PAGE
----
“His position as speaker is untenable and he needs to resign with immediate effect, given the serious concerns. The public demand integrity in government,” she said.

Asked whether the allegations would impede the negotiations between Sinn Fein and the DUP over powersharing, Ms Ni Chuilin said: “I don’t think anyone can ignore the serious concerns that were raised last night in the Spotlight programme.

“I don’t think anybody can ignore that. We have been consistent in saying that there needs to be integrity and understanding.”

http://www.irishmirror.ie/news/irish-news/politics/powersharing-talks-northern-ireland-sensitive-11326835

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Brexit deadlock over Irish border ‘could lead to break-up of the union’

The stalemate in the Brexit negotiations over the Irish border is likely to trigger a referendum which could lead to Northern Ireland’s departure from the UK, an Irish senator has warned.

Mark Daly, the author of a parliamentary report on the impact of Brexit, said the lack of progress was stirring public support for a referendum on a united Ireland that would in practice be a vote on whether to avoid a “hard border” by joining the EU.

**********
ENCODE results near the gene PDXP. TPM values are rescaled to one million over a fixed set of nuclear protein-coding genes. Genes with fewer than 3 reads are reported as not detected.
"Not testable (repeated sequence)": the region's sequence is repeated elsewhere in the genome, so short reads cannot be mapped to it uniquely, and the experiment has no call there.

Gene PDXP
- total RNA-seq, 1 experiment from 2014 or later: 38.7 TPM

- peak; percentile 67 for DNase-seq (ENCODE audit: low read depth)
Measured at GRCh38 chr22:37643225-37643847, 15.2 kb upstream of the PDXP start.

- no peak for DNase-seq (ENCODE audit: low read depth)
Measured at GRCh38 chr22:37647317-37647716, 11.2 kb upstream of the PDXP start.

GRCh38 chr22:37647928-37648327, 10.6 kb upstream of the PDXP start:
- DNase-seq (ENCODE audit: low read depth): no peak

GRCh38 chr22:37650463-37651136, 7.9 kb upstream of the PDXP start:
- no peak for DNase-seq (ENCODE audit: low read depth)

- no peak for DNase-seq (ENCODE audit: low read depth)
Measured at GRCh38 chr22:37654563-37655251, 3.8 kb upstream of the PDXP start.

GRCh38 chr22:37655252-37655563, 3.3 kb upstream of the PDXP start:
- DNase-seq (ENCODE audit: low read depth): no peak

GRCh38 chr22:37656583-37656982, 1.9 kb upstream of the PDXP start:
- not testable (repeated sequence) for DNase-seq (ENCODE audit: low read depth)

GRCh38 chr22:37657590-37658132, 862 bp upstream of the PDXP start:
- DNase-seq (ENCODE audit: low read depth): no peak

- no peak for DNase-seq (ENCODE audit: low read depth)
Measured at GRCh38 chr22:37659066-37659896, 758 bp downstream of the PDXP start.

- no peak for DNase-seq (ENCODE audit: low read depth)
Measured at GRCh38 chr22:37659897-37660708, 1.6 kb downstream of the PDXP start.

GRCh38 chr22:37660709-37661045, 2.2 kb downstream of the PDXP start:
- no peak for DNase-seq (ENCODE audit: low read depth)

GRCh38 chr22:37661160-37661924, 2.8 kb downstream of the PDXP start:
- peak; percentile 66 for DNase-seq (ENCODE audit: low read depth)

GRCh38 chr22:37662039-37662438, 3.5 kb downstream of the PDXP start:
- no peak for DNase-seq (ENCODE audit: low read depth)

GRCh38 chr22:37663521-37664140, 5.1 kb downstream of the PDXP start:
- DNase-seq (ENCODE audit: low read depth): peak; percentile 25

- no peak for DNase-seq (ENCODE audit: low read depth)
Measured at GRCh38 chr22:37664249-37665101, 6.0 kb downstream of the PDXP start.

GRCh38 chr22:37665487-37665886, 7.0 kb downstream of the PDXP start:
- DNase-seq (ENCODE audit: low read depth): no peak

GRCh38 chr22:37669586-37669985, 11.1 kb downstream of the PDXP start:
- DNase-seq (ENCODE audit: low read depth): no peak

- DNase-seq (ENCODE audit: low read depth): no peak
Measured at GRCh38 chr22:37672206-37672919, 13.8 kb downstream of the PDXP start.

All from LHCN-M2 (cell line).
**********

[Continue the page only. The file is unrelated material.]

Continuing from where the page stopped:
And he claimed that fears about the impact of Brexit on border communities were so intense that even Northern Irish unionists – who strongly support staying in the UK – would opt for reunification.

“In my discussions with both sides over the last few months they all believe there will be a referendum on a united Ireland,” Mr Daly told the Telegraph.

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Express – “UK goods will have a Irish back door into Europe irrespective of Brexit outcome – senator”

BRITISH firms will have an unofficial back door into Europe irrespective of the Brexit talks if Government proposals go ahead, it was claimed today.

By Darren Hunt, Express: http://www.express.co.uk/news/uk/841717/Brexit-news-Northern-Ireland-border-customs-union-BBC-latest-video-Republic-of-Ireland

Fianna Fáil senator Mark Daly said the border between the United Kingdom and the Republic of Ireland would effectively promote a “smugglers charter” as UK firms realised they had a soft entry to EU markets.